And at that point, the other people — the other priests turned around and walked back into a more private part of the church, but Father Jean-Juste stood there and tried to engage in dialogue with people, but they got increasingly nasty, and I walked out from the church part to be with him, and ultimately we were surrounded by some security forces and were able to get back. But people were just — just had gone crazy about that.
And then the other priests persuaded Father Gerry not to continue in the mass with them because it was too disruptive, so he agreed to do that. But then people came into the area where we were, screaming at him, pointing at him, that he was an assassin, he was a criminal, but then they walked on into church. These were people very well dressed for a funeral.
But then, all of a sudden, the security melted away, and 15, 20, or more young men came in and started screaming and yelling, and then they started throwing things at Father Jean-Juste and slapping him and punching him and grabbing at his vestments and trying to knock him down, twisted his arm, spit on us. And a young woman who was at the funeral came out of the crowd and wrapped herself around Father Jean-Juste as a shield and prayed with him and really very possibly saved his life from this group.
By this time a couple of the U.N. troops came to the scene, because the Haitian police were nowhere to be found, and started to try to help us get out of that part of the church, because as a security man said, 'Look, you have to leave, or they're going to kill you. They’re going to kill you right here.’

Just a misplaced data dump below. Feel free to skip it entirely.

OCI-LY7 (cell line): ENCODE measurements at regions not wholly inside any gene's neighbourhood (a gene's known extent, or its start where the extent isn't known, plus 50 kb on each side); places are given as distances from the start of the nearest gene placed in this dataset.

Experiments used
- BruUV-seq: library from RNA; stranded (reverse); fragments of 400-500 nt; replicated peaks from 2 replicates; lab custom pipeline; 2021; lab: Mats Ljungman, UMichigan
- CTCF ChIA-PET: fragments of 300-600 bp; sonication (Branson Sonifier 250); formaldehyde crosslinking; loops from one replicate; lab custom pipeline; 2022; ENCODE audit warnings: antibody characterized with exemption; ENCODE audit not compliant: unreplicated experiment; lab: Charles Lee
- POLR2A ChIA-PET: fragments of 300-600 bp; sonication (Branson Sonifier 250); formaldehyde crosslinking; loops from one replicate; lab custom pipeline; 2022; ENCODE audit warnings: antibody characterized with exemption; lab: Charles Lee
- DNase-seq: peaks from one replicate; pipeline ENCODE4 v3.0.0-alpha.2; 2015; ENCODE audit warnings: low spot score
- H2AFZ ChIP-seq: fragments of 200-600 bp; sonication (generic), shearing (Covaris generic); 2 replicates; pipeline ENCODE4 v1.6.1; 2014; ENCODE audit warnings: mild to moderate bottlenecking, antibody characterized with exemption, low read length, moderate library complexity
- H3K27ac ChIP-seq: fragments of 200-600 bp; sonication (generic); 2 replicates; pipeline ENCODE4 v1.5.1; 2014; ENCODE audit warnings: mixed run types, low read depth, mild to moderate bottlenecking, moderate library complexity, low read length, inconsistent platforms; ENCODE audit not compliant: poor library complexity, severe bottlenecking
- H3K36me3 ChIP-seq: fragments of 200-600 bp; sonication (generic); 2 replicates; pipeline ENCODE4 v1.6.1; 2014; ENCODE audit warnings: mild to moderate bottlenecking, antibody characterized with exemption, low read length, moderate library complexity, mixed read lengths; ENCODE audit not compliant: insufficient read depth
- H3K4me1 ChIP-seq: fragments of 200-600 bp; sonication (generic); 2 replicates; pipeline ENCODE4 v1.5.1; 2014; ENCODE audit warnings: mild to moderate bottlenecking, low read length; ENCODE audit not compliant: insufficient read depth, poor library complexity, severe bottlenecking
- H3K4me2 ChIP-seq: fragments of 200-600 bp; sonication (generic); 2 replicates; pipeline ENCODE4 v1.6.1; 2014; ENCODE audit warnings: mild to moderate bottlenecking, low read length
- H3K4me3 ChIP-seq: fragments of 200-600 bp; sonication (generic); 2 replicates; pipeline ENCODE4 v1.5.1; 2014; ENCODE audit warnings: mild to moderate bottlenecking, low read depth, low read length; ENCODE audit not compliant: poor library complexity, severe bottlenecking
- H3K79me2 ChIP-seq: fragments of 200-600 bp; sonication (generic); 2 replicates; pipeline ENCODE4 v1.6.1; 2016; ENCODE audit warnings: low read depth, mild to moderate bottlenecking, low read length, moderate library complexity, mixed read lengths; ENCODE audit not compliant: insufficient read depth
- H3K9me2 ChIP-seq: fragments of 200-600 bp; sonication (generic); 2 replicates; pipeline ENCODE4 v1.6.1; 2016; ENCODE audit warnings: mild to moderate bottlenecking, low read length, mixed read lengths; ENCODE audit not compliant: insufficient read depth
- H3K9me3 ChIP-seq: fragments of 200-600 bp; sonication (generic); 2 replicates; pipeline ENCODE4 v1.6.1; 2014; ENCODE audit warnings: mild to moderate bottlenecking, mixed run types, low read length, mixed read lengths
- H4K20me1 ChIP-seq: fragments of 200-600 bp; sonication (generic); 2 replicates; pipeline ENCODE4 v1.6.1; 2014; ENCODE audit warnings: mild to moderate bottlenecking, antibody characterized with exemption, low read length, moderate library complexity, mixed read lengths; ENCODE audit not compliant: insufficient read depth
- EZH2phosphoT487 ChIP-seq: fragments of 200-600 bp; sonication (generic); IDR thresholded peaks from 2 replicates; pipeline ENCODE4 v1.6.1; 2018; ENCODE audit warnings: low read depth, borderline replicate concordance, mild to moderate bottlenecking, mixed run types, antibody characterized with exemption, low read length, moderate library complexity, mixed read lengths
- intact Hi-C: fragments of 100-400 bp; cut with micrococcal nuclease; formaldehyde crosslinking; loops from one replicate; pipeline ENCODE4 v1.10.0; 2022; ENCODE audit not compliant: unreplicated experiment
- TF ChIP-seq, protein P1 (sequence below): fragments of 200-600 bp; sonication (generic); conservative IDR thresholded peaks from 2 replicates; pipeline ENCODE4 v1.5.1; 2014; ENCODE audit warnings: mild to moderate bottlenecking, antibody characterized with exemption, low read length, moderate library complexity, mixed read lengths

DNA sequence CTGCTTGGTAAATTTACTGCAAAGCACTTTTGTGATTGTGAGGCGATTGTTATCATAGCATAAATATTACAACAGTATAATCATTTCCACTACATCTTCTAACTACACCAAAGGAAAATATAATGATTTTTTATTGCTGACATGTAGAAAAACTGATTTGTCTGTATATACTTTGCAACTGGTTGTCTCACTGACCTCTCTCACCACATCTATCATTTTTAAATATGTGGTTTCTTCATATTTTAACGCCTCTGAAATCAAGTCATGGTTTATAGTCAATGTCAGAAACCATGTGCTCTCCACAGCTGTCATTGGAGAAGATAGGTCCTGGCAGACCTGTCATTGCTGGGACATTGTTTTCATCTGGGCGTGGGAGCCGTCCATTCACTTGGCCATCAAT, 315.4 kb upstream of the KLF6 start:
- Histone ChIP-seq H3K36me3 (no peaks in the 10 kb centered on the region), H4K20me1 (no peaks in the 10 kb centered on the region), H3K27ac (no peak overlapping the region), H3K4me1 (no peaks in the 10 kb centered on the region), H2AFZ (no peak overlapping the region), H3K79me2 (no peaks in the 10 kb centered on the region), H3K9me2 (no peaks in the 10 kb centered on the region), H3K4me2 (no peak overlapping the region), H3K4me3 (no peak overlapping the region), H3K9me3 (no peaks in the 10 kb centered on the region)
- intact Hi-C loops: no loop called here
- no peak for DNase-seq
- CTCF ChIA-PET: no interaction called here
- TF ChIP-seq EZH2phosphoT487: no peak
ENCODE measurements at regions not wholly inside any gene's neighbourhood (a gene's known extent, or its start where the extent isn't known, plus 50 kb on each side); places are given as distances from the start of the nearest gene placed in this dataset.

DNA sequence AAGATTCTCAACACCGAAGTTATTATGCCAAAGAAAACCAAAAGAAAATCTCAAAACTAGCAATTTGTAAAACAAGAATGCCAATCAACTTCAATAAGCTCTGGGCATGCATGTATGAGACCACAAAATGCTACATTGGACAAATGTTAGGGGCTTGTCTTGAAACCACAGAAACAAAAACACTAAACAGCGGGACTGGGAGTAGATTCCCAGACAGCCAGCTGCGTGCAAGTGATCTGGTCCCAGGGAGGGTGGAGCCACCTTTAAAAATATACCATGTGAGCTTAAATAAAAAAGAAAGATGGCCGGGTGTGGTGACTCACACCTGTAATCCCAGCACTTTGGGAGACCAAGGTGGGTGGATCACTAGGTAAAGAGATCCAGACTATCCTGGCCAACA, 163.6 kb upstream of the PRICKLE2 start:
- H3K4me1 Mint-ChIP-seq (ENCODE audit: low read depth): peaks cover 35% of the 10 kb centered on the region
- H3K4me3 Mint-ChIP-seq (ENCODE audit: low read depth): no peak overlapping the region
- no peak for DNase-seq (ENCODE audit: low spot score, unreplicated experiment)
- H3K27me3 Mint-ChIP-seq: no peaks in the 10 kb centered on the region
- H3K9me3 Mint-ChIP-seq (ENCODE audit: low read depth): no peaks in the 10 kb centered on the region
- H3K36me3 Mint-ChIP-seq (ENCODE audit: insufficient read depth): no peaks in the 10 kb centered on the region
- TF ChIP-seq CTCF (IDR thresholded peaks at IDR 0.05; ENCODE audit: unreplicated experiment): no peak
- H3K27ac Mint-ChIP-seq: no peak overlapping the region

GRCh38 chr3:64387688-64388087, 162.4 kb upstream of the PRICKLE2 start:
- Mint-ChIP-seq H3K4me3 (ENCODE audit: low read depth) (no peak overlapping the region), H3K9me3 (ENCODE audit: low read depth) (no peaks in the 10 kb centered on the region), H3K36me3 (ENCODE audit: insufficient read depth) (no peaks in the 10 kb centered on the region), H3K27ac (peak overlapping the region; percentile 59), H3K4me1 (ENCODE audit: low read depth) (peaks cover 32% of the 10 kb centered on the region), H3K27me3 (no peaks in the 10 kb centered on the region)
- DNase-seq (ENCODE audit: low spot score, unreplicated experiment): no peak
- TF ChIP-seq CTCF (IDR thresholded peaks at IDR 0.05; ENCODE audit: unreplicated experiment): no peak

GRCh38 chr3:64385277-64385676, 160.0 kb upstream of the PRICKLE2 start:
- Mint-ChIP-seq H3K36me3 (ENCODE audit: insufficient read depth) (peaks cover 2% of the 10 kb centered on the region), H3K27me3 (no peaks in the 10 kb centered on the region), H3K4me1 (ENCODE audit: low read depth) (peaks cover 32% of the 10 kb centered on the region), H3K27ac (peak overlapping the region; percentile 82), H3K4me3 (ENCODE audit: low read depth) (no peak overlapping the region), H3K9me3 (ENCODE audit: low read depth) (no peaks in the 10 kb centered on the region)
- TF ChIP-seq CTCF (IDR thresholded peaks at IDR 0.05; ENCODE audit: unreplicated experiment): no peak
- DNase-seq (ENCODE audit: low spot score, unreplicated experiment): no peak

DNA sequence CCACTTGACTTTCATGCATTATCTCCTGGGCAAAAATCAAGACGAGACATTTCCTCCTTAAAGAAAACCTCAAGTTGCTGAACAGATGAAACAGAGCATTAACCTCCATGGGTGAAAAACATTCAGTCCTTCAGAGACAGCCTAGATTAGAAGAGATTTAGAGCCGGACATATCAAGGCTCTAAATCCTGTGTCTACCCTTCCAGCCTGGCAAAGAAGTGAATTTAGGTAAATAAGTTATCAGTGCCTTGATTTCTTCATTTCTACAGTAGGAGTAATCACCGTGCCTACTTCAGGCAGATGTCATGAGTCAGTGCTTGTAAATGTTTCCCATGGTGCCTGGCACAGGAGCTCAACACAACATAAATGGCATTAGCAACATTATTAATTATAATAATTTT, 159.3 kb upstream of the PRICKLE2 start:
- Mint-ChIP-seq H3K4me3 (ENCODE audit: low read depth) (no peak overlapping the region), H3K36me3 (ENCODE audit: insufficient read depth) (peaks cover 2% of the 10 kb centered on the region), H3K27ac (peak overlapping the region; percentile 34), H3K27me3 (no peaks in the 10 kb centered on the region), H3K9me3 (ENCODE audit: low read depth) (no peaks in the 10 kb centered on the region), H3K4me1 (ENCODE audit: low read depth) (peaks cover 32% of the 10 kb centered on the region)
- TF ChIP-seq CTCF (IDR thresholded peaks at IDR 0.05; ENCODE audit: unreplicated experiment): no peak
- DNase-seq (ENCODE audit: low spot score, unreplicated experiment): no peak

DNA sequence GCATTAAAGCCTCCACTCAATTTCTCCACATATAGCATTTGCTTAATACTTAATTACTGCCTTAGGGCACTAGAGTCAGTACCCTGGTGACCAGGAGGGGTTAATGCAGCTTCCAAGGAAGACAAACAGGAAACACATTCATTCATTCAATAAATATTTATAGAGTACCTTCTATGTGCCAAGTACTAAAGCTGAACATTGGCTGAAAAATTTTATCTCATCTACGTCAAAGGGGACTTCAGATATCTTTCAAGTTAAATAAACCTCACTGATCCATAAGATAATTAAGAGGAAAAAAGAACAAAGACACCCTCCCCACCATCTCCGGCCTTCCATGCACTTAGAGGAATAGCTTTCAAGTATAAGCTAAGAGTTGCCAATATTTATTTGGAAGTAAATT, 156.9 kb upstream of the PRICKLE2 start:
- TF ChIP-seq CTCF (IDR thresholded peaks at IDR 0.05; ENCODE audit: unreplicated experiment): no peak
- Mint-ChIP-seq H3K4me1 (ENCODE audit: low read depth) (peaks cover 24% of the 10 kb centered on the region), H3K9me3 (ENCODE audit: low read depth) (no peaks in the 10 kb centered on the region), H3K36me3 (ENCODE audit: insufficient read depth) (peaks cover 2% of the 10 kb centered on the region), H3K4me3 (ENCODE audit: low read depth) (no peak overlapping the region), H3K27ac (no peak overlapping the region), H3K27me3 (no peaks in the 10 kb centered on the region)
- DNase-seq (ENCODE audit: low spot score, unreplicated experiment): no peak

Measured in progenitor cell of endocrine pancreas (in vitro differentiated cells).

And we retreated through various parts of the church with a surging crowd after us and screaming and hitting and pushing and spitting and the like, and ended up trapped in a little, very small bathroom stall, Father Gerry, myself, and this wonderful woman who had come out of the crowd, and people pounding on the door and screaming and that, and finally the police — actually the U.N. troops were able to save us.
But then Father Gerry and I were taken under, you know, in a police guard, in a U.N. guard, under a machine gun guard, to a car and sped off, but then they brought us to the police station and Father Gerry never got out of police custody from then. They held him for maybe six or eight hours at the police station, and then they ultimately came in and told him that they were charging him with the murder of this journalist, and they were going to — they put him in jail, locked him into jail, handcuffed him and put him in this cell of 40 people with no beds and one toilet, and then the following day went before a justice of the peace, and then handcuffed him again, at a harrowing trip through town with machine gun soldiers with helmets all in black, black ski masks and the like.
AMY GOODMAN: Bill Quigley, we just have ten seconds. So he is now in solitary confinement charged with, well, something similar to what the Prime Minister, Yvon Neptune, is charged with, inciting violence?
BILL QUIGLEY: Inciting the violence, and in isolation and cut off from everybody.
AMY GOODMAN: Well, I want to thank you very much for being with us, Bill Quigley, describing Father Jean-Juste’s imprisonment.